MyLifeRank, termed “a social motivation network” by its team of developers, might entice you to try a new social network if you’re bored of Facebook. Explaining the inspiration for his entrepreneurial undertaking, MyLifeRank CEO George Tung, a lifelong Chicagoan, gives a nod to his foremost competitor, Facebook. He says the problem with Facebook and similar sites is that users more often have created “a culture where you say you’re social, but you’re not. You’re really anti-social.”
The team at MyLifeRank is developing a social network for a community of movers and shakers, a site that makes organizing, planning and initiating events its primary focus. They intend to bypass the noise typical to other network feeds. When asked to describe noise, Tung indifferently gave an example: “Help this guy build his farm, or something.”
So, if MyLifeRank isn’t about the usual status and application updates, it must serve a unique purpose. Let’s say you recently bought a mountain bike, but haven’t taken it out yet for lack of motivation. After a few months of daydreaming of taking it out to some glorious trail in the middle of nowhere, the bike is still hanging on the wall in the garage. You hop on MyLifeRank, where you set the goal to organize a trail ride with a few other friends; you know that it’s easier to push past your comfort zone to accomplish something when you have support. Plus, there’s a handful of people to help coordinate transportation and lunch, and keep you psyched up for the adventure. In a week’s time, you’ll be able to locate the perfect trail, get friends to join you, and finally christen those new tire treads.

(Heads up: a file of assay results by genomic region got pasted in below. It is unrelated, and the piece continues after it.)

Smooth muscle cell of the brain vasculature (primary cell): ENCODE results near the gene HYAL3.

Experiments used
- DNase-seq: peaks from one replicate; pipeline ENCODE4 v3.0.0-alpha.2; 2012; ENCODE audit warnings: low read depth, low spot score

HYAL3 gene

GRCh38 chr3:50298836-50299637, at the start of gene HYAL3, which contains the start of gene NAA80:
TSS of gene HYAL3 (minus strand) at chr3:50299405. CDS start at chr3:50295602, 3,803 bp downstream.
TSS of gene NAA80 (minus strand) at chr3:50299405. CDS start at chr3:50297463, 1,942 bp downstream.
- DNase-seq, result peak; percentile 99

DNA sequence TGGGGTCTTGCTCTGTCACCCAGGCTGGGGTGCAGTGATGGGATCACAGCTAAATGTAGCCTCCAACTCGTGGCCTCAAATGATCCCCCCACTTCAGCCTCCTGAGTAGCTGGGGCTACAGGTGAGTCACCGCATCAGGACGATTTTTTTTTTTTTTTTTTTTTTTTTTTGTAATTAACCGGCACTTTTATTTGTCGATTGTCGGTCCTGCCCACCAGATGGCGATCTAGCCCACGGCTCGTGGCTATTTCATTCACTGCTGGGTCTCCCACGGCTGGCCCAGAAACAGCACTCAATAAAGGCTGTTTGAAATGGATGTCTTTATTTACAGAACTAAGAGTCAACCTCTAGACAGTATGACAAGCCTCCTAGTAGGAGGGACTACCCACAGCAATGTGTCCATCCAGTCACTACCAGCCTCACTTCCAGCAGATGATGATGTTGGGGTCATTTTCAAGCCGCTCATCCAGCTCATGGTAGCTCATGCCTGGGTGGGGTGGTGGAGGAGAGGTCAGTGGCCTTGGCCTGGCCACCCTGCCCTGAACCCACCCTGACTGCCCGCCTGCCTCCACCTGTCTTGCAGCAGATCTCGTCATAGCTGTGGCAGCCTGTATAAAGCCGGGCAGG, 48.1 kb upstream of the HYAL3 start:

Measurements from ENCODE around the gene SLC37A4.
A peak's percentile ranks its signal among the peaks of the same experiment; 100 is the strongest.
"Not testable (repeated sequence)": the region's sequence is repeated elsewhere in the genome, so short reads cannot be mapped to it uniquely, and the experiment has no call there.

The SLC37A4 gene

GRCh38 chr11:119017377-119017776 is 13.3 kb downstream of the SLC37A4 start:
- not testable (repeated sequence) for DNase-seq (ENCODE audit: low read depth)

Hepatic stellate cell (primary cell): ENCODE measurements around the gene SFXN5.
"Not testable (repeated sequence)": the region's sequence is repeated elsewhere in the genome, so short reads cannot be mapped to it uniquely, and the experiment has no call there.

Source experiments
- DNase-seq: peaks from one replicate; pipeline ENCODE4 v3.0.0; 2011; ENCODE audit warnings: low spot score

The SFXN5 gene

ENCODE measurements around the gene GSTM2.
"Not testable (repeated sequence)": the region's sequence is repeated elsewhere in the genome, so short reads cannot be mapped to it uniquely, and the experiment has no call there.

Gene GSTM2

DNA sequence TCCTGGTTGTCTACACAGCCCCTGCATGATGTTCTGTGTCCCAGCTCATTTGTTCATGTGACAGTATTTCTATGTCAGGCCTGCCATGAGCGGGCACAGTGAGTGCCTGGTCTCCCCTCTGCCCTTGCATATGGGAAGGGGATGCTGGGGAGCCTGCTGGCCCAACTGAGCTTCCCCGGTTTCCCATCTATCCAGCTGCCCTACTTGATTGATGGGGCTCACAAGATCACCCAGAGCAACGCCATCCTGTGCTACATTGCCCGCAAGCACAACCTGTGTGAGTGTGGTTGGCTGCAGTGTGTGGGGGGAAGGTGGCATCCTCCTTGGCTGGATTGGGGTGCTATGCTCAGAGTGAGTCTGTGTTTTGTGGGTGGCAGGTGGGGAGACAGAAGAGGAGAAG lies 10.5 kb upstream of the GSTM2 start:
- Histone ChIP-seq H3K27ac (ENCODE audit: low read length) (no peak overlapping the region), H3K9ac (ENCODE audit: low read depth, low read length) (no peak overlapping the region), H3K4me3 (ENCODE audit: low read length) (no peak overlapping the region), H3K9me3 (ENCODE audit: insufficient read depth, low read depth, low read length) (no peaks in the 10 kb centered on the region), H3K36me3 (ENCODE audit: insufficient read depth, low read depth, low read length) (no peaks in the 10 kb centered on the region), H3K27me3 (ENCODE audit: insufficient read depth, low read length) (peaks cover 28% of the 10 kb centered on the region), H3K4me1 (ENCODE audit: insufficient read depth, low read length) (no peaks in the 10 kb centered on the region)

Using MyLifeRank will make it possible to search for events and locations and to coordinate group activities, or to build a network of users sharing a common goal. But there’s another layer to the MyLifeRank network, what Tung calls a “sophisticated gaming system,” built to encourage a sense of competition between users. When you check off your mountain bike excursion from your goal list, your friends can rate your achievement between one and ten stars. For every star given, you get a point. As you rise in points, you place higher rank. It’s a hierarchy based on the critical eye of the crowd. Not that MyLifeRank can’t be used to track more personal goals, like weight loss or reading a book, but the gaming side of MyLifeRank was developed on the notion that competition and group support motivate us to act.
Tung jokes about the trivial quality of updating a status : “It’s like speaking into a microphone, but no one wants to hear it.” On MyLifeRank, your home feed focuses on goals and achievements, not some guy from high school you barely talked to before asking you for fake farm help, or your sensitive friend’s obsessive posting of song lyrics and music videos. It’s about getting stuff done. It’s about how well and how often you follow through on what you set out to do. It’s also for getting and giving inspiration through sharing achievements. Tung, along with MyLifeRank programmer, Milos Golubovic, and digital marketer, Dylan Rebillot, want to help people get things done, on our own or together.
An upcoming Beta release of MyLifeRank set for early November (which the first 500 to 1,000 signers-up on the website can try for free) will reveal for us the new network’s first ranks of users as the developers work out a few bugs and further improve the system. It is difficult to imagine a community of doers rising up from the cracks they fell through on Facebook and Twitter, since the popularity of social networking is often cited as either a result of, or reason for, our inclination to be lazy, to avoid social contact while wanting also to connect with others–without getting up off the couch.
MyLifeRank is based on experiencing and improving the real world. Not the Facebook world, but the one outside our door. For some people, the real world still calls. The others, Tung imagines, will stick to Facebook.